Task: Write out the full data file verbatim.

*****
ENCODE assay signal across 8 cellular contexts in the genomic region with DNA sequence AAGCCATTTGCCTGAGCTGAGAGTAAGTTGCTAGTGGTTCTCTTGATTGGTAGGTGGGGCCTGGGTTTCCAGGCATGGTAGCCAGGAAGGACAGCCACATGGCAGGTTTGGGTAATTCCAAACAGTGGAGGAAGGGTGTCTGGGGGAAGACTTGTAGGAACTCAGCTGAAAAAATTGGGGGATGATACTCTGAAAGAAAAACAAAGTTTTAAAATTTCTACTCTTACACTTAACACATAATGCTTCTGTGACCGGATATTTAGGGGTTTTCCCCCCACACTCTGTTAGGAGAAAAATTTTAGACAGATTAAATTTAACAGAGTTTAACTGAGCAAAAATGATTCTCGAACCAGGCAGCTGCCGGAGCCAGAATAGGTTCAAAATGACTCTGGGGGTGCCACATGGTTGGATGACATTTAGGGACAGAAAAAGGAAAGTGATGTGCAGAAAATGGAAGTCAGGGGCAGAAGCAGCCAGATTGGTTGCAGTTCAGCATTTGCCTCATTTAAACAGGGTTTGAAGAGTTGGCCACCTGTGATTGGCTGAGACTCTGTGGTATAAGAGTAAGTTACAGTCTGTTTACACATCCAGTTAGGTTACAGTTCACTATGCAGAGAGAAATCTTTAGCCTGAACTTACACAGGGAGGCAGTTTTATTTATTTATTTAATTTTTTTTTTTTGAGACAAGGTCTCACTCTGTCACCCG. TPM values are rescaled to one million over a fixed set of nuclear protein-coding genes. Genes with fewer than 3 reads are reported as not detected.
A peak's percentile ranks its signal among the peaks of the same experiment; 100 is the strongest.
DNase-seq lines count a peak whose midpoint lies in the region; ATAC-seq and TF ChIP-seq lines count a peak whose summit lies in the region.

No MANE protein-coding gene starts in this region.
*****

ENCODE assay signal across 8 cellular contexts in the genomic region with DNA sequence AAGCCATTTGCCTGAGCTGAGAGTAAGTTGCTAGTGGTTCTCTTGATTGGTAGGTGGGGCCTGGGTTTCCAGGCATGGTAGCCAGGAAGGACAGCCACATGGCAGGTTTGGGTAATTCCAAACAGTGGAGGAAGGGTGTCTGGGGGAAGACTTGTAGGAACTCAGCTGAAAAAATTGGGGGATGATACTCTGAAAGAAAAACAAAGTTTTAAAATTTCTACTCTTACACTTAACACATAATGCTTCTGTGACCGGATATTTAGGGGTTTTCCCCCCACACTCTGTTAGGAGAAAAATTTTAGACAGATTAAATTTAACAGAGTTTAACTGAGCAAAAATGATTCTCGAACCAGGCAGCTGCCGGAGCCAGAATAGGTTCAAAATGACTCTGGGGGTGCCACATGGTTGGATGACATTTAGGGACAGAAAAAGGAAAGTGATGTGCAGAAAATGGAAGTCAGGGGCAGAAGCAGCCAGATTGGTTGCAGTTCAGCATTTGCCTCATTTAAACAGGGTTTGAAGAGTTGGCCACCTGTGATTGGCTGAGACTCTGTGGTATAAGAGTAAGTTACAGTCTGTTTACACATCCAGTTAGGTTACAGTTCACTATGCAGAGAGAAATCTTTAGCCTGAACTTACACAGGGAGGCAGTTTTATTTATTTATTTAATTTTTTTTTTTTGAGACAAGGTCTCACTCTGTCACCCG. TPM values are rescaled to one million over a fixed set of nuclear protein-coding genes. Genes with fewer than 3 reads are reported as not detected.
A peak's percentile ranks its signal among the peaks of the same experiment; 100 is the strongest.
DNase-seq lines count a peak whose midpoint lies in the region; ATAC-seq and TF ChIP-seq lines count a peak whose summit lies in the region.

No MANE protein-coding gene starts in this region.